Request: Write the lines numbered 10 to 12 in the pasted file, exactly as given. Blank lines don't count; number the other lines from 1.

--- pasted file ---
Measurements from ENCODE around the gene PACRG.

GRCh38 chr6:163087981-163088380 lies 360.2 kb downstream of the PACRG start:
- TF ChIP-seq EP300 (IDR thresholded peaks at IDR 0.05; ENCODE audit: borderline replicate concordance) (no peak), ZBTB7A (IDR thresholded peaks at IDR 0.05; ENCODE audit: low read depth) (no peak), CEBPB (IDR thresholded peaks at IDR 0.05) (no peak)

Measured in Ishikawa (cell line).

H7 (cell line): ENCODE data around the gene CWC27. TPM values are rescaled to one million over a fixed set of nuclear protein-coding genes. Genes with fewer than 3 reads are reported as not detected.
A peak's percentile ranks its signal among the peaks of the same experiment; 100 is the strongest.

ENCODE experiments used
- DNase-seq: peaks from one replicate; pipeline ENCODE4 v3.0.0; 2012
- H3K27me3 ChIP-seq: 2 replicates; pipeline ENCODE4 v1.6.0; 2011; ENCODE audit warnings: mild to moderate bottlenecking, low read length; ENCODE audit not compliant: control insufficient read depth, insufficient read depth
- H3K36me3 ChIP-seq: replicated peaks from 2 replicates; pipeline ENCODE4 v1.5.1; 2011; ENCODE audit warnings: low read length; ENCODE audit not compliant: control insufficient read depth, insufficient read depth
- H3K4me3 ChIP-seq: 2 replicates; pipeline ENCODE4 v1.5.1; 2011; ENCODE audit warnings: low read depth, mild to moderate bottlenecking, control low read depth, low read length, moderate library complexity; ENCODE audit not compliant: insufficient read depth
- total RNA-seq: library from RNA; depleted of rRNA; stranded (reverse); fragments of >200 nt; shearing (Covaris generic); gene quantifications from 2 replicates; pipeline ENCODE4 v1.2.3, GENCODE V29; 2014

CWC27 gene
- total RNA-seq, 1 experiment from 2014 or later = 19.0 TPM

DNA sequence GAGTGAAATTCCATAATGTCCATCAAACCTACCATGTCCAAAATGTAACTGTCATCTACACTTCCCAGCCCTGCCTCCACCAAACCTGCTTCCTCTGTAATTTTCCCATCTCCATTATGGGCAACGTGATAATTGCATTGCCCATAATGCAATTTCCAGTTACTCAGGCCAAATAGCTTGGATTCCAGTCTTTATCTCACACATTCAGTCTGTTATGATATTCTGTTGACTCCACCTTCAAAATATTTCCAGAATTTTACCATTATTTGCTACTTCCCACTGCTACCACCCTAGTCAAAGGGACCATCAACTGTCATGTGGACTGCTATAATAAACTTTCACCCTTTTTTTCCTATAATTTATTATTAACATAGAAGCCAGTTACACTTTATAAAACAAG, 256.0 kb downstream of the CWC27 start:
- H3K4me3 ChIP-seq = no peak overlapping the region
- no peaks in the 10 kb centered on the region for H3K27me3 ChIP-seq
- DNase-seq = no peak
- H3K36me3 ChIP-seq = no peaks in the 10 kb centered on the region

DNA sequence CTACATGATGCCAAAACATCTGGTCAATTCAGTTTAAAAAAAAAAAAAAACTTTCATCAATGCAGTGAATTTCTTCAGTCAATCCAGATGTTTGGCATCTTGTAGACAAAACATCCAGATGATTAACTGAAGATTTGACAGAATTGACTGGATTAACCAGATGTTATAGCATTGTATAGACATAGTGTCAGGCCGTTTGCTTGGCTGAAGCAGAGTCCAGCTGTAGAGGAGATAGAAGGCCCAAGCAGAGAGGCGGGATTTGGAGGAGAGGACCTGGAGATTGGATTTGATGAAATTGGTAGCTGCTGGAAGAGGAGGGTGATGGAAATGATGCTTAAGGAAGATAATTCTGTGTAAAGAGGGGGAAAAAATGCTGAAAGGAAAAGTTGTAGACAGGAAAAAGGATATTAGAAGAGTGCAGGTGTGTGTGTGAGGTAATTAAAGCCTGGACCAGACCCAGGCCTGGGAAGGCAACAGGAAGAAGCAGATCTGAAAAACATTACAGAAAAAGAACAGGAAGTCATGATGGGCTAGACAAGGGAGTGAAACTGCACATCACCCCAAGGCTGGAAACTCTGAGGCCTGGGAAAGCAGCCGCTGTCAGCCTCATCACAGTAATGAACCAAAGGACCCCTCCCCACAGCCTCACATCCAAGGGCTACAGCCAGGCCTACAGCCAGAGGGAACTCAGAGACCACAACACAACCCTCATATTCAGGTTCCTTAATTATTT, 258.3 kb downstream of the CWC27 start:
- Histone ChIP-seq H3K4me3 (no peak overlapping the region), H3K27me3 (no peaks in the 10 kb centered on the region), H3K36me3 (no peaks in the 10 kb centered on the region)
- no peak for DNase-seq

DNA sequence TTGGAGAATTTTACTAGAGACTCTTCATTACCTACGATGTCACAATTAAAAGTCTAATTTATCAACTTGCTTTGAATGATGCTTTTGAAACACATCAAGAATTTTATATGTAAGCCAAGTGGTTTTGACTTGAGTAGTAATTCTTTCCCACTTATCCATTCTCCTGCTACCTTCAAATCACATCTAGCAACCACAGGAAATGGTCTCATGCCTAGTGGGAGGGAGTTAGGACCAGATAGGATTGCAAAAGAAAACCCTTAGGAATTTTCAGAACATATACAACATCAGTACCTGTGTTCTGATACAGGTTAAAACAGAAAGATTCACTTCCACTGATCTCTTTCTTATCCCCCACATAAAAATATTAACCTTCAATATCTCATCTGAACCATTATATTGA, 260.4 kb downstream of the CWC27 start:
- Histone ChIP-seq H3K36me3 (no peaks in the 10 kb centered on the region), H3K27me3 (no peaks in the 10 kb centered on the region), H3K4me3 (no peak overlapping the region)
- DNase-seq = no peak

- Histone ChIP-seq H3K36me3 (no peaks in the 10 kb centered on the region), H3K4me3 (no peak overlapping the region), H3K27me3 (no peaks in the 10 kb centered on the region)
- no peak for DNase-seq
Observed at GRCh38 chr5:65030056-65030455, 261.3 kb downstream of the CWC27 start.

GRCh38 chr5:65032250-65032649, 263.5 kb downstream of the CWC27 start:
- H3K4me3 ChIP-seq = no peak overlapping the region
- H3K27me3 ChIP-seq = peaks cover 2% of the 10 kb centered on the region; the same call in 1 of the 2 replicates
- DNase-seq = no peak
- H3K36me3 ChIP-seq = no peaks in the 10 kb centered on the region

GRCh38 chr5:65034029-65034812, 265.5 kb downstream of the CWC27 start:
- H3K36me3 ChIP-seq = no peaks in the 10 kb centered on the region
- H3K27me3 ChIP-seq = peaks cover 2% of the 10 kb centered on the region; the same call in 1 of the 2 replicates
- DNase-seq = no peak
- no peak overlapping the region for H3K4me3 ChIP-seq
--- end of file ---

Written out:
- H3K36me3 ChIP-seq: replicated peaks from 2 replicates; pipeline ENCODE4 v1.5.1; 2011; ENCODE audit warnings: low read length; ENCODE audit not compliant: control insufficient read depth, insufficient read depth
- H3K4me3 ChIP-seq: 2 replicates; pipeline ENCODE4 v1.5.1; 2011; ENCODE audit warnings: low read depth, mild to moderate bottlenecking, control low read depth, low read length, moderate library complexity; ENCODE audit not compliant: insufficient read depth
- total RNA-seq: library from RNA; depleted of rRNA; stranded (reverse); fragments of >200 nt; shearing (Covaris generic); gene quantifications from 2 replicates; pipeline ENCODE4 v1.2.3, GENCODE V29; 2014